A. Naber, D. Berwanger, G. K. Steinberg, and W. Nahm. Spatial gradient based segmentation of vessels and quantitative measurement of the inner diameter and wall thickness from ICG fluorescence angiographies. In SPIE Photonics West, vol. 11229 1122916-2, 2020
During neurovascular surgery the vascular function can be checked intraoperatively and qualitatively by observing the blood dynamics inside the vessel via Indocyanine Green (ICG) Fluorescence Angiography. This state-of-the- art method provides the surgeon with valuable semi-quantitative information but needs to be improved towards a quantitative assessment of vascular volume flow. The precise measurement of volume flow rely on the assumption that both the inner geometry of the blood vessel and the blood flow velocity can be precisely obtained from Fluorescence Angiography. The correct reconstruction of the inner diameter of the vessel is essential in order to minimize the propagated error in the flow calculation. Although ICG binds specifically on blood plasma proteins the fluorescence light radiates also from outside the inner vessel volume due to multiple scattering in the vessel wall, causing a fading edge intensity contrast. A spatial gradient based segmentation method is proposed to reliably estimate the inner diameter of cerebral vessels from intraoperative Fluorescence Angiography images. As result the minimum of the second deviation of the intensity values perpendicular to the vessels edge was identified as the best feature to assess the inner diameter of artificial vessel phantoms. This method has been applied to cerebrovascular vessel images and the results, since no ground truth is available, comply with literature values.
M. Reiß, A. Naber, and W. Nahm. Simulating a Ground Truth for Transit Time Analysis of Indicator Dilution Curves. In Current Directions in Biomedical Engineering, vol. 6(3) , pp. 268-271, 2020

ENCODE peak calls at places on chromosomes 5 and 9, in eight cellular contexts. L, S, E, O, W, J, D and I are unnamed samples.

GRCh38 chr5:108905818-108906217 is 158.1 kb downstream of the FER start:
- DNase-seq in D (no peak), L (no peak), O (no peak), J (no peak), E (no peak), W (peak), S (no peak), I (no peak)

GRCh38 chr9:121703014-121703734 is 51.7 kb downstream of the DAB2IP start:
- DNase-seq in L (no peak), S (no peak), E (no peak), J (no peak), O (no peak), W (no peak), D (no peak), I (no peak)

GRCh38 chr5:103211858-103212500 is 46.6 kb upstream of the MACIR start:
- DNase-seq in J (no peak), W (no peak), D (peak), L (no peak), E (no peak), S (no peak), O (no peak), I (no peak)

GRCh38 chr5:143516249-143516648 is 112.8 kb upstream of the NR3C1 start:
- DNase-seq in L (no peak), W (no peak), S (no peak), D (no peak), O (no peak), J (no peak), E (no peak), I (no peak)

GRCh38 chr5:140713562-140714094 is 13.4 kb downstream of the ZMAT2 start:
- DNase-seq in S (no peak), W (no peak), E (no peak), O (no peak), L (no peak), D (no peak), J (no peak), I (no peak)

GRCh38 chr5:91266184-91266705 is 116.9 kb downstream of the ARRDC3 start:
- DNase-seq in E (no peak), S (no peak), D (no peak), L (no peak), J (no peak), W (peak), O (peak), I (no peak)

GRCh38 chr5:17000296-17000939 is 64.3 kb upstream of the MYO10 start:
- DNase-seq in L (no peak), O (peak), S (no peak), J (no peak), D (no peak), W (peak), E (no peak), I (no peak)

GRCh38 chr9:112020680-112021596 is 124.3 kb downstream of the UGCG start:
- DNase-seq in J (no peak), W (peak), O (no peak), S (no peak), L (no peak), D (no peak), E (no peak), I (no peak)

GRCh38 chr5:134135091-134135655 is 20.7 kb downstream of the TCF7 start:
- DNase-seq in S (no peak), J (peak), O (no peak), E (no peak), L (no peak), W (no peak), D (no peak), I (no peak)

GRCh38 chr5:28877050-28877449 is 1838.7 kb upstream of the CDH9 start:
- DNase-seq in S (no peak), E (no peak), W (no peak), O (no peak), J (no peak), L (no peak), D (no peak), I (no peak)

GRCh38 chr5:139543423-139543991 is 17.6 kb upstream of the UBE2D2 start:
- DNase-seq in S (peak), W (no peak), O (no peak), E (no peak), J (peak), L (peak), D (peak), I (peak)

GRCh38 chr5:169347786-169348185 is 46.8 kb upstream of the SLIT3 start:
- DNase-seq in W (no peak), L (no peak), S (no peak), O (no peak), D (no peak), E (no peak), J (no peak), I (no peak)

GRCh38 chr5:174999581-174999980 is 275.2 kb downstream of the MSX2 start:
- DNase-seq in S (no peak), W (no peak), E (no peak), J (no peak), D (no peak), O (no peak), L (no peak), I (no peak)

Transit times of a bolus through an organ can provide valuable information for researchers, technicians and clinicians. Therefore, an indicator is injected and the temporal propagation is monitored at two distinct locations. The tran- sit time extracted from two indicator dilution curves can be used to calculate for example blood flow and thus provide the surgeon with important diagnostic information. However, the performance of methods to determine the transit time Δt can- not be assessed quantitatively due to the lack of a sufficient and trustworthy ground truth derived from in vivo measure- ments. Therefore, we propose a method to obtain an in silico generated dataset of differently subsampled indicator dilution curves with a ground truth of the transit time. This method allows variations on shape, sampling rate and noise while be- ing accurate and easily configurable. COMSOL Multiphysics is used to simulate a laminar flow through a pipe containing blood analogue. The indicator is modelled as a rectangular function of concentration in a segment of the pipe. Afterwards, a flow is applied and the rectangular function will be diluted. Shape varying dilution curves are obtained by discrete-time measurement of the average dye concentration over differ- ent cross-sectional areas of the pipe. One dataset is obtained by duplicating one curve followed by subsampling, delaying and applying noise. Multiple indicator dilution curves were simulated, which are qualitatively matching in vivo measure- ments. The curves temporal resolution, delay and noise level can be chosen according to the requirements of the field of research. Various datasets, each containing two corresponding dilution curves with an existing ground truth transit time, are now available. With additional knowledge or assumptions re- garding the detection-specific transfer function, realistic signal characteristics can be simulated. The accuracy of methods for the assessment of Δt can now be quantitatively compared and their sensitivity to noise evaluated.